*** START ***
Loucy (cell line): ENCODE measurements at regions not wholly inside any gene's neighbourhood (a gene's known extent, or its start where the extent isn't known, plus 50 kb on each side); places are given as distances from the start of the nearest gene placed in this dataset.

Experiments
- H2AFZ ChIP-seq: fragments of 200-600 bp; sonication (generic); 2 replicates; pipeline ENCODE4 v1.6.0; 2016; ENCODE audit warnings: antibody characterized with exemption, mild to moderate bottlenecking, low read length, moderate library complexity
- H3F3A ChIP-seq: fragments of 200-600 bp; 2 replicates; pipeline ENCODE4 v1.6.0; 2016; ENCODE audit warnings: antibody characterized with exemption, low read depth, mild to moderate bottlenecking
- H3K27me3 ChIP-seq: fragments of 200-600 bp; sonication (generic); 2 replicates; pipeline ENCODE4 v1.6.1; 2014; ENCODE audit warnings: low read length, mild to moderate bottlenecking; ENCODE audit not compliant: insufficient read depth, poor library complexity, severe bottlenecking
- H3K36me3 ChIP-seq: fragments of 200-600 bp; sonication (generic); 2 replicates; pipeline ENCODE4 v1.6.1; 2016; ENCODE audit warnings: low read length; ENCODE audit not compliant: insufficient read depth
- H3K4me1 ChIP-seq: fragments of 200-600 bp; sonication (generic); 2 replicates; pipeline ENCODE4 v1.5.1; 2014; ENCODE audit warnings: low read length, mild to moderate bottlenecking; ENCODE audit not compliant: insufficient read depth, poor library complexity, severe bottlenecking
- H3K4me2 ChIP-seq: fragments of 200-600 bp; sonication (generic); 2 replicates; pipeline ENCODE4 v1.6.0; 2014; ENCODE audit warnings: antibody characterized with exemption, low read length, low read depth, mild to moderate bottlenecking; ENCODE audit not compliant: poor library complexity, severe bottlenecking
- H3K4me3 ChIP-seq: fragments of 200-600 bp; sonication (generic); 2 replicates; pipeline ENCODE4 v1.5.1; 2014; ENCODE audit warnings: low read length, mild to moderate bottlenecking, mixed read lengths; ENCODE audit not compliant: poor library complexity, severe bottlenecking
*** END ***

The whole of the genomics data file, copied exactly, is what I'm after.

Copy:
Loucy (cell line): ENCODE measurements at regions not wholly inside any gene's neighbourhood (a gene's known extent, or its start where the extent isn't known, plus 50 kb on each side); places are given as distances from the start of the nearest gene placed in this dataset.

Experiments
- H2AFZ ChIP-seq: fragments of 200-600 bp; sonication (generic); 2 replicates; pipeline ENCODE4 v1.6.0; 2016; ENCODE audit warnings: antibody characterized with exemption, mild to moderate bottlenecking, low read length, moderate library complexity
- H3F3A ChIP-seq: fragments of 200-600 bp; 2 replicates; pipeline ENCODE4 v1.6.0; 2016; ENCODE audit warnings: antibody characterized with exemption, low read depth, mild to moderate bottlenecking
- H3K27me3 ChIP-seq: fragments of 200-600 bp; sonication (generic); 2 replicates; pipeline ENCODE4 v1.6.1; 2014; ENCODE audit warnings: low read length, mild to moderate bottlenecking; ENCODE audit not compliant: insufficient read depth, poor library complexity, severe bottlenecking
- H3K36me3 ChIP-seq: fragments of 200-600 bp; sonication (generic); 2 replicates; pipeline ENCODE4 v1.6.1; 2016; ENCODE audit warnings: low read length; ENCODE audit not compliant: insufficient read depth
- H3K4me1 ChIP-seq: fragments of 200-600 bp; sonication (generic); 2 replicates; pipeline ENCODE4 v1.5.1; 2014; ENCODE audit warnings: low read length, mild to moderate bottlenecking; ENCODE audit not compliant: insufficient read depth, poor library complexity, severe bottlenecking
- H3K4me2 ChIP-seq: fragments of 200-600 bp; sonication (generic); 2 replicates; pipeline ENCODE4 v1.6.0; 2014; ENCODE audit warnings: antibody characterized with exemption, low read length, low read depth, mild to moderate bottlenecking; ENCODE audit not compliant: poor library complexity, severe bottlenecking
- H3K4me3 ChIP-seq: fragments of 200-600 bp; sonication (generic); 2 replicates; pipeline ENCODE4 v1.5.1; 2014; ENCODE audit warnings: low read length, mild to moderate bottlenecking, mixed read lengths; ENCODE audit not compliant: poor library complexity, severe bottlenecking